Posted in education on April 26, 2016 10:19 am EDT

Inside the AVL Design of Sight & Sound Theatres

A Q&A with Director of Show Design Maria-Jose Tennison.

Sight & Sounds' productions are typically 3-4 years in the making, and once they go live, are powered by an enormous amount of technology and staff.


 

ARCHITECTURAL NEWS

 
 

EDITOR PICKS

 
 

LATEST ISSUE

DIGITAL EDITION

 
 

NEWSLETTERS

 

Sign up for our bi-monthly newsletter Designer Today to stay up to date with all we do at Designer and with what's going on in the field of house of worship architecture.

 
 
  
          
 

print
TAGS: avl design, community connection, immersive experience, performance space, technology,

print

By Rachel Hayes

The scale is different, but the goal is the same: Create opportunities for encounters with Jesus. That’s what any house of worship that embraces production arts, regardless of its size or capability, has in common with Sight & Sound Theatres—and its 2,000-seat theaters that bring the Bible to life for more than one million people each year in Lancaster County, Pa., and Branson, Mo.

“Basically, we utilize technology that eliminates distraction.”

—Maria- José Tennison, Director of Marketing & Show Design, Sight & Sound Theatres

Meant to be a completely immersive experience, productions like "Noah," "Joseph," "Moses," and "Samson," primarily take place on a 300-foot wraparound stage, but the cast of humans and live animals roam the entire theater space, moving through the aisles and soaring above the audience members’ heads. Massive sets float effortlessly across the stage using Vetex automated wheel units controlled by a Raynok stage control system, which also interfaces with three 100-foot long performer rigs. The automated sets find their way around the stage with the help of an iTrax positioning system.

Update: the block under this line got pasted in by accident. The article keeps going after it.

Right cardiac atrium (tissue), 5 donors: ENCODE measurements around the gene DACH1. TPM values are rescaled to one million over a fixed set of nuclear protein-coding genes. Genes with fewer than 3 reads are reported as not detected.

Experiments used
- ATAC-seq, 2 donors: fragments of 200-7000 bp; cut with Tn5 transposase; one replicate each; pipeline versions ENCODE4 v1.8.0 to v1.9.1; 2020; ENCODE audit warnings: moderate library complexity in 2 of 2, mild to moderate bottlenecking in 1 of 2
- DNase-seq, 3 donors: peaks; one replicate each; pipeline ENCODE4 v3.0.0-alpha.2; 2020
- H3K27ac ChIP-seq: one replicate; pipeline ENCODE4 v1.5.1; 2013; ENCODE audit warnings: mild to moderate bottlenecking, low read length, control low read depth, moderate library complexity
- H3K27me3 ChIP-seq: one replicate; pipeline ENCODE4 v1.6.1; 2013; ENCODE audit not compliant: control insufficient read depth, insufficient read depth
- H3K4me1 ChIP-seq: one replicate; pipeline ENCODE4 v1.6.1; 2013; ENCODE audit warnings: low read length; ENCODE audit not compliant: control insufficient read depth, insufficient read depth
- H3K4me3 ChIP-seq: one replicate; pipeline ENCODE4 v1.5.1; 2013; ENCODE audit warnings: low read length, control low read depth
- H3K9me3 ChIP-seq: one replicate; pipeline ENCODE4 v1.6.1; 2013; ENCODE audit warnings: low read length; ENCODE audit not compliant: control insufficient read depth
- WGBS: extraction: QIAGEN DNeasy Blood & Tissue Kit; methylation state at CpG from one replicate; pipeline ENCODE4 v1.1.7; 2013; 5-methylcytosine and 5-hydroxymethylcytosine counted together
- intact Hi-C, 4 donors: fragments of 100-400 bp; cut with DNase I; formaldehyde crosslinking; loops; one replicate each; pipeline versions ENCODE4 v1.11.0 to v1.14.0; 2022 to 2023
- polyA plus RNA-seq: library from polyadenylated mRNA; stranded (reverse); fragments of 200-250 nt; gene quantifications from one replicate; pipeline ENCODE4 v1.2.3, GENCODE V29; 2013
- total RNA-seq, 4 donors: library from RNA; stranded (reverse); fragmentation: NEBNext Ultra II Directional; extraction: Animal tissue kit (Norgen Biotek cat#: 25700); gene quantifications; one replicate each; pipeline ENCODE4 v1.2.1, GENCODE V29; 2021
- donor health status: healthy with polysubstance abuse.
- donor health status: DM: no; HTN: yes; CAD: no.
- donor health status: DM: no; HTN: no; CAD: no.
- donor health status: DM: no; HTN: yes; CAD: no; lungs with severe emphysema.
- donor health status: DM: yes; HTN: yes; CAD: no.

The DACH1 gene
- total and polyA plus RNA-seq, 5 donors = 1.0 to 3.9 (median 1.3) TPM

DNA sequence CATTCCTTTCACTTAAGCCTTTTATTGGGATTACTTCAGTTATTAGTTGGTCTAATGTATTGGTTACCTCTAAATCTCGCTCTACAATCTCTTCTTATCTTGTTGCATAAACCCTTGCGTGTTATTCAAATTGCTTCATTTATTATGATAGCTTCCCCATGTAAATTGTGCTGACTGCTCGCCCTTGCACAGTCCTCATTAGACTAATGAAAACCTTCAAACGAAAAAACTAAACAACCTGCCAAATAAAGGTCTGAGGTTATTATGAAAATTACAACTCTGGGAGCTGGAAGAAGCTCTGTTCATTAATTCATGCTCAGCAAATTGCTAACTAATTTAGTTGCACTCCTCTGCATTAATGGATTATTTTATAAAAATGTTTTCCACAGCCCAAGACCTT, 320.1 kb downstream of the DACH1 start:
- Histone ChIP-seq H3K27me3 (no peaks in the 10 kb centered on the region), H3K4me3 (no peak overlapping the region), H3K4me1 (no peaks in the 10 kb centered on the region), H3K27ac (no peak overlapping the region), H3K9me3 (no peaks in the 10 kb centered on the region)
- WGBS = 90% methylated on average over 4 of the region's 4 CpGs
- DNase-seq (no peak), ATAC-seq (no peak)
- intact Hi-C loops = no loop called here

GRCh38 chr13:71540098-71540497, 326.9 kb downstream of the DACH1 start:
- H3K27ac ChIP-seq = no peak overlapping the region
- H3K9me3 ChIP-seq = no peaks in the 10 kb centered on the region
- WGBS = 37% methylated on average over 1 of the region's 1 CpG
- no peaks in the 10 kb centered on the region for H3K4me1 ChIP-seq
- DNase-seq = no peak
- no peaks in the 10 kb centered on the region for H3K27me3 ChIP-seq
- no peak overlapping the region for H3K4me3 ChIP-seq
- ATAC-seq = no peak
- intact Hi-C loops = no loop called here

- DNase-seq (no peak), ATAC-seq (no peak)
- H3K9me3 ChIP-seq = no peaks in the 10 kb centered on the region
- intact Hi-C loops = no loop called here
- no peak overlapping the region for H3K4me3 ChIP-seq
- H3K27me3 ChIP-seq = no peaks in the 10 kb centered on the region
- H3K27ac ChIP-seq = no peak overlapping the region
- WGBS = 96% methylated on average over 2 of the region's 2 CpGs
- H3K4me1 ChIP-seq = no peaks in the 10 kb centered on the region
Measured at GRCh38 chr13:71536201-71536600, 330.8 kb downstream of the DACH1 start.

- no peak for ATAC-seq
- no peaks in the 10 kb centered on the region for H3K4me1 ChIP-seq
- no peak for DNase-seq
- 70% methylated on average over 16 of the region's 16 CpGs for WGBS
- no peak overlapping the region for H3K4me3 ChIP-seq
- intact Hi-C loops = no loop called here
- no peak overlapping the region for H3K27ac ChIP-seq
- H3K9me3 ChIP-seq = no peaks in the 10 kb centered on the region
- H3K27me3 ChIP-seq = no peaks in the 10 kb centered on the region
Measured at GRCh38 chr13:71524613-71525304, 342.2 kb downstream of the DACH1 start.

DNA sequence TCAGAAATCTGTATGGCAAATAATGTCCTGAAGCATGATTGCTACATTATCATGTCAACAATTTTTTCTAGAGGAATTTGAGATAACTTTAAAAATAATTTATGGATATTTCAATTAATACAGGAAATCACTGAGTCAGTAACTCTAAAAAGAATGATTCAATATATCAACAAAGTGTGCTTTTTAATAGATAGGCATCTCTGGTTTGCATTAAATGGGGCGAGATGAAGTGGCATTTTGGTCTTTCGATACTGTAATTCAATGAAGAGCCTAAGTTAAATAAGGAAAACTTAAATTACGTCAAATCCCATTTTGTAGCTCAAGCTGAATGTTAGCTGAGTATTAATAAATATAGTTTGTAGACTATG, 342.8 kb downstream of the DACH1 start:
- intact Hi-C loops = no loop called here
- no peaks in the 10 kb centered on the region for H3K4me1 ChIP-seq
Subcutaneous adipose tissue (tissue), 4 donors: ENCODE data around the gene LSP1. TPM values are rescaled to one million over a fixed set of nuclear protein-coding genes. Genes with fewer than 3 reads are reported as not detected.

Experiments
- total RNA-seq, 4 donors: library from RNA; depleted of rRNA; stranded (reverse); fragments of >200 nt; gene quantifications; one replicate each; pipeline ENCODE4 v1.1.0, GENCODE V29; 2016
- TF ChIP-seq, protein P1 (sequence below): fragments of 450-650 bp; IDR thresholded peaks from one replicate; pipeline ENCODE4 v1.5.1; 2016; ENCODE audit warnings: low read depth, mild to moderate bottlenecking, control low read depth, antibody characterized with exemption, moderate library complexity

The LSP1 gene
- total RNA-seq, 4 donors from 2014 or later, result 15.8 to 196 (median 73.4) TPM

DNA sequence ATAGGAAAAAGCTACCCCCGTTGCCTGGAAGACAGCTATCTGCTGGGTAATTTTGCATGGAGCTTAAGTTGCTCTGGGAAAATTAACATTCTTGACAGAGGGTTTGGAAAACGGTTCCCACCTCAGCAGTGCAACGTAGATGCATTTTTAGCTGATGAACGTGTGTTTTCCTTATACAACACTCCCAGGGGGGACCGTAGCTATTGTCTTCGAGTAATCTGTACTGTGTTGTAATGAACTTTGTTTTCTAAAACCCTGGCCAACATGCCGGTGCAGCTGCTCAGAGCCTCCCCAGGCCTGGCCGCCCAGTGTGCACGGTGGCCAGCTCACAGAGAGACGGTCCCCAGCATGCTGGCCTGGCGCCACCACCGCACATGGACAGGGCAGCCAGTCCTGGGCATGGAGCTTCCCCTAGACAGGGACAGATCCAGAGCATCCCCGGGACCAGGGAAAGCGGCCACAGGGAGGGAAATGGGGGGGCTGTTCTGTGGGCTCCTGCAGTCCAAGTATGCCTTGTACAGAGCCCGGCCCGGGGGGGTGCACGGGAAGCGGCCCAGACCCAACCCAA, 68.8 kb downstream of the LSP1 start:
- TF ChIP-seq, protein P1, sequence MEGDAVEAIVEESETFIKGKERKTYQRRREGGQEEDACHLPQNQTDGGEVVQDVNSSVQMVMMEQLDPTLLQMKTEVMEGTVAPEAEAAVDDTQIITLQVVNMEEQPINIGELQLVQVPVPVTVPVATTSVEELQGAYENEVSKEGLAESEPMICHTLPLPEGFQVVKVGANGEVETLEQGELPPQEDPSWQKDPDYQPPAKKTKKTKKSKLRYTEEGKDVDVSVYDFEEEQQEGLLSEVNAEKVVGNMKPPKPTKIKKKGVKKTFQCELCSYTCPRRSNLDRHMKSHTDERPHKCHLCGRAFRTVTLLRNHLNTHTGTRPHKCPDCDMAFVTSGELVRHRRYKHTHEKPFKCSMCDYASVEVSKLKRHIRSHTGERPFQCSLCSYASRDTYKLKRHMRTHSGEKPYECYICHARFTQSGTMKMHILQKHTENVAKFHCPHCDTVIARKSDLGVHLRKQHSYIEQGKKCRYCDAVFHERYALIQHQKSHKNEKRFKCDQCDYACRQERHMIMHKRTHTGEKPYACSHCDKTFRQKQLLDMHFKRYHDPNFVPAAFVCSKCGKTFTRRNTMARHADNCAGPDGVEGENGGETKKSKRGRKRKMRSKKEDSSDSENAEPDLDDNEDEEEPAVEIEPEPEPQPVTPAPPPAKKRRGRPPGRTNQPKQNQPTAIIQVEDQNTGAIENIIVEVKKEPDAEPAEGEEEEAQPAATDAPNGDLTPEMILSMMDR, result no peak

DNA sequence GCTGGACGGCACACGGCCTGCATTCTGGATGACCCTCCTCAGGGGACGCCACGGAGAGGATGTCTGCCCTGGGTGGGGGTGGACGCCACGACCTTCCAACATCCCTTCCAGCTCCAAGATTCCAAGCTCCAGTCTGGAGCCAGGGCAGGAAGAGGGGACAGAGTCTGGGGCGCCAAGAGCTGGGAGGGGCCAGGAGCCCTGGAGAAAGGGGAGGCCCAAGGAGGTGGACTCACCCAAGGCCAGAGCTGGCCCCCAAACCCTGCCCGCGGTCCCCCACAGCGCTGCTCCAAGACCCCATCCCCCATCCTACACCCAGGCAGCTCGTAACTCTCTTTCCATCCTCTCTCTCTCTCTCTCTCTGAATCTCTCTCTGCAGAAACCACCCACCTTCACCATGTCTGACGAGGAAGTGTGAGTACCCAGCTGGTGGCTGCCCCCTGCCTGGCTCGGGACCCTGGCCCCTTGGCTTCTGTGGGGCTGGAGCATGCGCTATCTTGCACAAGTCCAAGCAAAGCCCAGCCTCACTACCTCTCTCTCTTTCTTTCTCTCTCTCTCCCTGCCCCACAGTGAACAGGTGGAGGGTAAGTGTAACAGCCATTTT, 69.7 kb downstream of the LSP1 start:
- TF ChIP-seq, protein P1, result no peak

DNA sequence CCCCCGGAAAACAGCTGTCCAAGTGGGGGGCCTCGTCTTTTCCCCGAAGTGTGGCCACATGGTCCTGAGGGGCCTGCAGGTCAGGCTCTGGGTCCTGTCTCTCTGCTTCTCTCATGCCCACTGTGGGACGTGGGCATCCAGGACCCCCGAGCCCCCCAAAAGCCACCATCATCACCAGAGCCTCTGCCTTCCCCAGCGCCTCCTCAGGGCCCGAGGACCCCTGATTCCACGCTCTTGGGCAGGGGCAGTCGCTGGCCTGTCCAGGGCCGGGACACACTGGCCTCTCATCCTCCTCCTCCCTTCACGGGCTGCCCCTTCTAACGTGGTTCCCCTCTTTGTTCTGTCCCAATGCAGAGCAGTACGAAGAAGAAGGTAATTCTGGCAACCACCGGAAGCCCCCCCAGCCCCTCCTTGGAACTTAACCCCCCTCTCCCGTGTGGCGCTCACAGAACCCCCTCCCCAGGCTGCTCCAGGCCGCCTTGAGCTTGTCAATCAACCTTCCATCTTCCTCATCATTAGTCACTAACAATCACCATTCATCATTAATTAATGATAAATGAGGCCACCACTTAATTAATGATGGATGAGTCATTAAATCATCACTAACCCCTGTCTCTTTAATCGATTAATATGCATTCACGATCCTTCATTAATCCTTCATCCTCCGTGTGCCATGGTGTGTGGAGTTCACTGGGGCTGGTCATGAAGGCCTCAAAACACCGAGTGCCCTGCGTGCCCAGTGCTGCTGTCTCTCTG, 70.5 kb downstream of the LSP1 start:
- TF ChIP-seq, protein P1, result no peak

Sight & Sounds’ productions are typically 3-4 years in the making, and once they go live, are powered by an enormous amount of technology and staff. Its current Lancaster show, Samson, uses four technicians in the 50-foot long front-of-house control booth, with 39 additional staff working backstage.

Maria-José Tennison, Director of Marketing & Show Design, Sight & Sound Theatres

But when Church Designer sat down with Sight & Sounds’ Director of Marketing and Show Design, Maria-José Tennison, it became clear that while bells, whistles and all other special effects have an important role to play, the story reigns supreme.

Church Designer: What is Sight & Sounds’ philosophy or approach to stage design and the use of AVL?

Tennison: Everything we do is designed with the story in mind. There’s no reason for special effects if the strength of the story isn’t present. We might be tempted to ‘make it cool,’ but effects must drive the story forward. “Moses,” for instance, was very effects-driven because of the nature of the story—there were so many supernatural aspects. “Joseph” was different, it had a much more relational focus so the special effects were minimized.

We want to keep people in the moment and protect the emotional connection as much as possible. We use seamless transitions and make sure the sets move on their own. We have GPS-oriented equipment that can move up to10,000 pounds. Basically, we utilize technology that eliminates distraction.

Church Designer: How do you determine when to use special effects and when to have a simpler moment?

Tennison: We don’t necessarily have a checklist. We hold each other accountable during the design process to make sure the spectacular or ‘wow’ moments drive the story further. If we feel [effects are being used] for the effect only, we end up cutting it.

Image courtesy of Sight & Sound Theatres.

Church Designer: What advice would you give architects or AVL designers/integrators that are designing or specifying for large-scale performance spaces in houses of worship?

Tennison: In our shows, we want the story to be brought to life in such an inspiring and immersive way that guests feel they are within the pages of the story. Our space and design decisions back that goal up. Although we have our fair share of cool toys, we don’t build something into our infrastructure that doesn’t drive the story forward. We want the audience to relate to the characters and be so moved that it ignites a desire to explore further … outside of our walls. There’s a temptation to push and be cutting edge constantly, but we must still be efficient and drive the story. The latest and greatest may not be the best solution. We also need repeatable solutions—setups that can be relied on over and over and in different circumstances.  continued >>

 

1
2